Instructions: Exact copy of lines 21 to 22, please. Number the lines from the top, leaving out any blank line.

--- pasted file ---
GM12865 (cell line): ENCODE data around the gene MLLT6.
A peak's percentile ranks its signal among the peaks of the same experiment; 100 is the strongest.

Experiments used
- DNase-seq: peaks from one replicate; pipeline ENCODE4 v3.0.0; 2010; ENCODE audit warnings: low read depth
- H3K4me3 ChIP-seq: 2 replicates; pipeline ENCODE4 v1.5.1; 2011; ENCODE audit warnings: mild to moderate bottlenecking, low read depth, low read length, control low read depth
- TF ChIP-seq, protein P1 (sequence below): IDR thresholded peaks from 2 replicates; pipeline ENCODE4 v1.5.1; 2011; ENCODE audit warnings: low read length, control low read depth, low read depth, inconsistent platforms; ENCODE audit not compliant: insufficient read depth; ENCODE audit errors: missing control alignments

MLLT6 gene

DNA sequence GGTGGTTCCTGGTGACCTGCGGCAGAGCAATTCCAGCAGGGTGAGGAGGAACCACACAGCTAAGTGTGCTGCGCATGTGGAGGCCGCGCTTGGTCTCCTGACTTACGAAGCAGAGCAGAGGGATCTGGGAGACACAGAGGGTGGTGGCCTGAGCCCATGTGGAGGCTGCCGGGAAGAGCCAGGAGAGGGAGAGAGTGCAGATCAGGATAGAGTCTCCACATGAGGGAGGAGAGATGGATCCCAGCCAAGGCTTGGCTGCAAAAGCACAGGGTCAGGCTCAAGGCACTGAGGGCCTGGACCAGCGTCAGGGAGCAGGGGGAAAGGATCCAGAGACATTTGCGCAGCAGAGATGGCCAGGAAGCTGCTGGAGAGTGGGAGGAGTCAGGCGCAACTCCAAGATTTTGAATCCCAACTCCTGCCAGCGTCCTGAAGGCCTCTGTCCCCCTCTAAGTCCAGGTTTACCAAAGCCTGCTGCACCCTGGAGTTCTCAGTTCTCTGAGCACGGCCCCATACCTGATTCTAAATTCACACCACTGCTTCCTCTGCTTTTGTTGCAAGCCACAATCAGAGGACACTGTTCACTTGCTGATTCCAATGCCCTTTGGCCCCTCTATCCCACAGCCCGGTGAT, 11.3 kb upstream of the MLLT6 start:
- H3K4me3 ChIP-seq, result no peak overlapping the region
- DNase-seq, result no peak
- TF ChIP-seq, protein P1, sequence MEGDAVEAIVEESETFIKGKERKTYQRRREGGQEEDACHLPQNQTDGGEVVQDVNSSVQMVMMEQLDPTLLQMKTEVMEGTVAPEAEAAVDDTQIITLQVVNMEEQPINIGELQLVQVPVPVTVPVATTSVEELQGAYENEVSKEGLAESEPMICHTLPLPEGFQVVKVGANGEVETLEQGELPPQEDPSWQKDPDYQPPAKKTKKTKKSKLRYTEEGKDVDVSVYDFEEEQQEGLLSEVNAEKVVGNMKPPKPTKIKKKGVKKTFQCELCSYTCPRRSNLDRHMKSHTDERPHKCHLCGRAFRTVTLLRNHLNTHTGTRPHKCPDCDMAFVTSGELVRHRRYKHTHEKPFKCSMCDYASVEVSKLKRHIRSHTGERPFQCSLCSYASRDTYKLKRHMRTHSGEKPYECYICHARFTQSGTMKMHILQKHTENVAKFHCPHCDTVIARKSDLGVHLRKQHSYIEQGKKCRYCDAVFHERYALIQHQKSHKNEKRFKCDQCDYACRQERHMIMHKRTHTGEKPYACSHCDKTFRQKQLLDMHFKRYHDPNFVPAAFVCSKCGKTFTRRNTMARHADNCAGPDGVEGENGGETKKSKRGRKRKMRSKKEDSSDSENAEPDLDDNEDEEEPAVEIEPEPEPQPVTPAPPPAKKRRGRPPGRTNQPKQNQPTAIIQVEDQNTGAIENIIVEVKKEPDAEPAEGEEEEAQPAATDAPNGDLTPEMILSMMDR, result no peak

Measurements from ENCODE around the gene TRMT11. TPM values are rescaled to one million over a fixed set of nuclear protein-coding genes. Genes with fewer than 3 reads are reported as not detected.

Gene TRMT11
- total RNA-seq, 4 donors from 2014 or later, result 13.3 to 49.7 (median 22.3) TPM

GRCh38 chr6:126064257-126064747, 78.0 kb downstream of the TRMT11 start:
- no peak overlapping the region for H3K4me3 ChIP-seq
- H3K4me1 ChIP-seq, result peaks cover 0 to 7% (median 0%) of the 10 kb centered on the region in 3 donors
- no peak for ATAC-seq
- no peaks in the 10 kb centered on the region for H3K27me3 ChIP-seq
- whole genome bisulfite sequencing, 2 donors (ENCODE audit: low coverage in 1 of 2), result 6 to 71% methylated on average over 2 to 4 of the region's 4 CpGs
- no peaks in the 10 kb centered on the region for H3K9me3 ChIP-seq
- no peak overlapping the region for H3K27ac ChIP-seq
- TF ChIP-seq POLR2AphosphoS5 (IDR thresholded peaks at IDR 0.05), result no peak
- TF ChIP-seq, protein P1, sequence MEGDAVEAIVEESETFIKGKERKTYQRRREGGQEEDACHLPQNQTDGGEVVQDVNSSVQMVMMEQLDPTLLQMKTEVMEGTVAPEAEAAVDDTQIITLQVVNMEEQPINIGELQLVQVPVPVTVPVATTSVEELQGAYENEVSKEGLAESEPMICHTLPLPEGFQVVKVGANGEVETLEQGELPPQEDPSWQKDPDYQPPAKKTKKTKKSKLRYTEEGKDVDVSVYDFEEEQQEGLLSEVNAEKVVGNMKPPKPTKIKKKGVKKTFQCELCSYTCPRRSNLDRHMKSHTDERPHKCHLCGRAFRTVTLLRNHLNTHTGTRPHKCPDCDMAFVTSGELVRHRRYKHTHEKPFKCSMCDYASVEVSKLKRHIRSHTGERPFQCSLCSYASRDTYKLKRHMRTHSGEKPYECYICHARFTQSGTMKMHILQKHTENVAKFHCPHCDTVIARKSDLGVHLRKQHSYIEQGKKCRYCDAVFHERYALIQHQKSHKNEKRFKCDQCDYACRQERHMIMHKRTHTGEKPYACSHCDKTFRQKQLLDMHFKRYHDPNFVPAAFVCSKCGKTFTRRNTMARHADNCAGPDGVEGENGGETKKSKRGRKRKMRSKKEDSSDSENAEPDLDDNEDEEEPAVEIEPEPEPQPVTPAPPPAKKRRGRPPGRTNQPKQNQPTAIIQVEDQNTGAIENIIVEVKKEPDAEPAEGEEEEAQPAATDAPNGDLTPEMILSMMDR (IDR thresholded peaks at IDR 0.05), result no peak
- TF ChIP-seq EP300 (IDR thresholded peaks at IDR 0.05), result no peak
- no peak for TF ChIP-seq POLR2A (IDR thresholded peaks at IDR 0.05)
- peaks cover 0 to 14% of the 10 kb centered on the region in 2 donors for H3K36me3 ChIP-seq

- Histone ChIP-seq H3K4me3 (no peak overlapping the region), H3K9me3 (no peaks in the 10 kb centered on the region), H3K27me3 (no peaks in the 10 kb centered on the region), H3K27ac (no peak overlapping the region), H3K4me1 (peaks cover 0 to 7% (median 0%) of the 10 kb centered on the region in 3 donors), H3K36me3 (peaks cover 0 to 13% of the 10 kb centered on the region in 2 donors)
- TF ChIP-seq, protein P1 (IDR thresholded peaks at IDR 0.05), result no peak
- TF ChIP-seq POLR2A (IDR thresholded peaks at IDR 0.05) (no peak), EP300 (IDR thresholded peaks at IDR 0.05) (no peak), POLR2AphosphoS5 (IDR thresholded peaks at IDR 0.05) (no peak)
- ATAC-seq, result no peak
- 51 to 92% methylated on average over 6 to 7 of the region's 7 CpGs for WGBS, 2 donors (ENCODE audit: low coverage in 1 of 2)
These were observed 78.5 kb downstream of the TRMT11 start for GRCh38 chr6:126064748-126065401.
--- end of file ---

- no peaks in the 10 kb centered on the region for H3K9me3 ChIP-seq
- no peak overlapping the region for H3K27ac ChIP-seq